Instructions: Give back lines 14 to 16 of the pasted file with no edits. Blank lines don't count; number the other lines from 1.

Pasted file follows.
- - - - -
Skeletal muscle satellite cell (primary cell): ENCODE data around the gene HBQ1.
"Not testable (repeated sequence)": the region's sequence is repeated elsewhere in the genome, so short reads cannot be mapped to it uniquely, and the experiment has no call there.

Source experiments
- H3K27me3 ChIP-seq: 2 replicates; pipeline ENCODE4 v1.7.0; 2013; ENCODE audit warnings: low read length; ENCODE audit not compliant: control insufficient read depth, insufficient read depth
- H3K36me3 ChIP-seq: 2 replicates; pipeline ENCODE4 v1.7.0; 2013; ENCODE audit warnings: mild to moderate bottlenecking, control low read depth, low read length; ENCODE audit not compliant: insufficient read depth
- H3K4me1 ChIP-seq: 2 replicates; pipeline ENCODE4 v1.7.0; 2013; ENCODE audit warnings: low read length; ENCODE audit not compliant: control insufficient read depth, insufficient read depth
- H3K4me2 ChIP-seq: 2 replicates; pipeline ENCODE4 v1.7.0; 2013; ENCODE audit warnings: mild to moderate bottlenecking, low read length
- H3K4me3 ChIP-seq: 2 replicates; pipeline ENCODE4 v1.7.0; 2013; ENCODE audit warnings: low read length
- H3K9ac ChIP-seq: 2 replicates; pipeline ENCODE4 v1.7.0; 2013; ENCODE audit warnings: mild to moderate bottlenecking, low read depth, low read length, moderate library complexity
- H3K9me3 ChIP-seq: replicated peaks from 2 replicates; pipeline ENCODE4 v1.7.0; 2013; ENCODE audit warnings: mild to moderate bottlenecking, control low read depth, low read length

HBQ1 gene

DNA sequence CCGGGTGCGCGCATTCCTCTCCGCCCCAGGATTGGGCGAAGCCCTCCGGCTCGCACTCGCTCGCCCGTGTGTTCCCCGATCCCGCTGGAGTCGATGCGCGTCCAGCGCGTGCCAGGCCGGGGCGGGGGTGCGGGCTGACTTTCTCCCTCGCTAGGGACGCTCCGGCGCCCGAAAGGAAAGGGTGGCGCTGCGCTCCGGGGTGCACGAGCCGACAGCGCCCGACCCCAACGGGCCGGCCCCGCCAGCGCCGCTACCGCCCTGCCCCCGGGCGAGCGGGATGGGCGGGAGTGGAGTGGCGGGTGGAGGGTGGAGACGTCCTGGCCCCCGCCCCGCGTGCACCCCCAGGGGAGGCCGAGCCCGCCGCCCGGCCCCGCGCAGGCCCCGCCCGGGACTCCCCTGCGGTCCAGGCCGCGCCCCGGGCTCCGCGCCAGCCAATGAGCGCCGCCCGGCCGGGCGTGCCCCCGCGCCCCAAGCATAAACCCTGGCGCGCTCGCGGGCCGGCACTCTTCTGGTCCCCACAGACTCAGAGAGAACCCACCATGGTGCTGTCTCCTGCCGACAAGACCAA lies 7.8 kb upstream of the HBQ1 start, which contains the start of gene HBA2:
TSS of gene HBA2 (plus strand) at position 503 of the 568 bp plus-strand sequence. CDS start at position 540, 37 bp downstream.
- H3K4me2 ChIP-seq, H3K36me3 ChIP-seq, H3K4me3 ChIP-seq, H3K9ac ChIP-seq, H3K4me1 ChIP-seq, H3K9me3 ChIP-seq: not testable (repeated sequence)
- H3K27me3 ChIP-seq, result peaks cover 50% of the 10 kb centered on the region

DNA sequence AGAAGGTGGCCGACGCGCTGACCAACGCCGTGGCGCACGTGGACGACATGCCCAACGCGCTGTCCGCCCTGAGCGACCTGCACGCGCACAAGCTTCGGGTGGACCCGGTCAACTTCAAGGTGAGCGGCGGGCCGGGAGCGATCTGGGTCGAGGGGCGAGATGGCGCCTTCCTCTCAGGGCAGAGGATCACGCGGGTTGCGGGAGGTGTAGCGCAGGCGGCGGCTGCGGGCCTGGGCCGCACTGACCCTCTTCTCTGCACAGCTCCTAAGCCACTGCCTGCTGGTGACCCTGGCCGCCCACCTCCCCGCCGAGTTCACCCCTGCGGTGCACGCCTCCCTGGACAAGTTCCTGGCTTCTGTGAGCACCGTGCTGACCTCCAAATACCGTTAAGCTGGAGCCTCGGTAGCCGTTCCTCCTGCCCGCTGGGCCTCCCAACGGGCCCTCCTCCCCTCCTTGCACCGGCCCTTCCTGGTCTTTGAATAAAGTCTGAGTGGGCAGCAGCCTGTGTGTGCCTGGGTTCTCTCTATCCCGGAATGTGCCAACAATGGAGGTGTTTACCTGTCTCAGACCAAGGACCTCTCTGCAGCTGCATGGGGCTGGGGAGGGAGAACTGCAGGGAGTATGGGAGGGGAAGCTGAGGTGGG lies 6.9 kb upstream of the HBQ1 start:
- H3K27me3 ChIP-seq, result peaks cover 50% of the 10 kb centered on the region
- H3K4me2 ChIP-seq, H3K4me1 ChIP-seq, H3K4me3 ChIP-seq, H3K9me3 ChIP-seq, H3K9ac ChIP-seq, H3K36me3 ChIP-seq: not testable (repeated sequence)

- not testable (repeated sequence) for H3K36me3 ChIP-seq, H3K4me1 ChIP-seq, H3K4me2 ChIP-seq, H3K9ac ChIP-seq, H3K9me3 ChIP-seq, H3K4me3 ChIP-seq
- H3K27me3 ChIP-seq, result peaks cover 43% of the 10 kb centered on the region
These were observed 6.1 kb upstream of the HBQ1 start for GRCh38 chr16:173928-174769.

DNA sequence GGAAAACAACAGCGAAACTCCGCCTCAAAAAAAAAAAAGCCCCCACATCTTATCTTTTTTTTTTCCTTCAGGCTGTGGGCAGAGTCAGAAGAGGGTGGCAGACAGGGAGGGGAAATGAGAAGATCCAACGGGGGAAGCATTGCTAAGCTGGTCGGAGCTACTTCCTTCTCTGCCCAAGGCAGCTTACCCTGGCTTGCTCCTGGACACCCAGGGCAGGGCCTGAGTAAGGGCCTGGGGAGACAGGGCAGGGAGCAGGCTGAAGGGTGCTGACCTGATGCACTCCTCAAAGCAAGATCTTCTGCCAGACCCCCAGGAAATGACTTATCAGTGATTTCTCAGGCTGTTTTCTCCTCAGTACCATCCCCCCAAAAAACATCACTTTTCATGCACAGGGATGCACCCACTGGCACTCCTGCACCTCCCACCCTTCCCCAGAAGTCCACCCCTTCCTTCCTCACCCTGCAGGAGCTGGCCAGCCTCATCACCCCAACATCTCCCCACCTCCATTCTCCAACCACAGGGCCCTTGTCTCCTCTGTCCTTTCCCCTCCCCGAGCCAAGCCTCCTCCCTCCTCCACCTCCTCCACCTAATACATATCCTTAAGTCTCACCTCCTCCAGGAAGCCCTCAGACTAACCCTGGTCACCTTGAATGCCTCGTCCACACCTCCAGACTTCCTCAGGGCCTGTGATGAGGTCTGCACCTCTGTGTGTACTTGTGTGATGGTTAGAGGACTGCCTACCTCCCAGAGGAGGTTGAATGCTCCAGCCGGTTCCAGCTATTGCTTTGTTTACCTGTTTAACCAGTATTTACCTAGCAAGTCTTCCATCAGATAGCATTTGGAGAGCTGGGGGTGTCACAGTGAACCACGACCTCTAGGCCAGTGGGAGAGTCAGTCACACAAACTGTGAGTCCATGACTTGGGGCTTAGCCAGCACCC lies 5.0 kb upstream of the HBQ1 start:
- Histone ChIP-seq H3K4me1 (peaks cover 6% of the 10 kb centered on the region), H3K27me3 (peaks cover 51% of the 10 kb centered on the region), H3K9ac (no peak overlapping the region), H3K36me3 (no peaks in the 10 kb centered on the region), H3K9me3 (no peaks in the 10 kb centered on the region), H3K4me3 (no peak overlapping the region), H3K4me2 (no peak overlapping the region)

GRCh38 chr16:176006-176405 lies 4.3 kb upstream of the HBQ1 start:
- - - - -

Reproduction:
- H3K4me2 ChIP-seq, H3K36me3 ChIP-seq, H3K4me3 ChIP-seq, H3K9ac ChIP-seq, H3K4me1 ChIP-seq, H3K9me3 ChIP-seq: not testable (repeated sequence)
- H3K27me3 ChIP-seq, result peaks cover 50% of the 10 kb centered on the region

DNA sequence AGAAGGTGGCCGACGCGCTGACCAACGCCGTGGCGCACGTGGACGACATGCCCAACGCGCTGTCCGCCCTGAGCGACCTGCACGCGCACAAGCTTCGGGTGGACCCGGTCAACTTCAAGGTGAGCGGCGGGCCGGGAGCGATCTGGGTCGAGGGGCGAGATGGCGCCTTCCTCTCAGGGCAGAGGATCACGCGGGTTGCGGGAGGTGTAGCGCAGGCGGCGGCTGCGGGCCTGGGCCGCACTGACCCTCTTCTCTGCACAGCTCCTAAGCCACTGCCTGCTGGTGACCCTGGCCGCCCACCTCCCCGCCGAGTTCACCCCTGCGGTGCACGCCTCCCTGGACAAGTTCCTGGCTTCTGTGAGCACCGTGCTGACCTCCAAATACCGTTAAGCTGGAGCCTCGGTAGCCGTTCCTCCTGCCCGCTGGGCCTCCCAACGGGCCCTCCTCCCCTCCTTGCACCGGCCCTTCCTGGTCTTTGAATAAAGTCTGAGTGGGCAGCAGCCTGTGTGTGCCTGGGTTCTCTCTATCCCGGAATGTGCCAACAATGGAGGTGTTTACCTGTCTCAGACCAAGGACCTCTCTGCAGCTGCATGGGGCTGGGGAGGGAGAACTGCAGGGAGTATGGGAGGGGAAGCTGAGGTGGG lies 6.9 kb upstream of the HBQ1 start: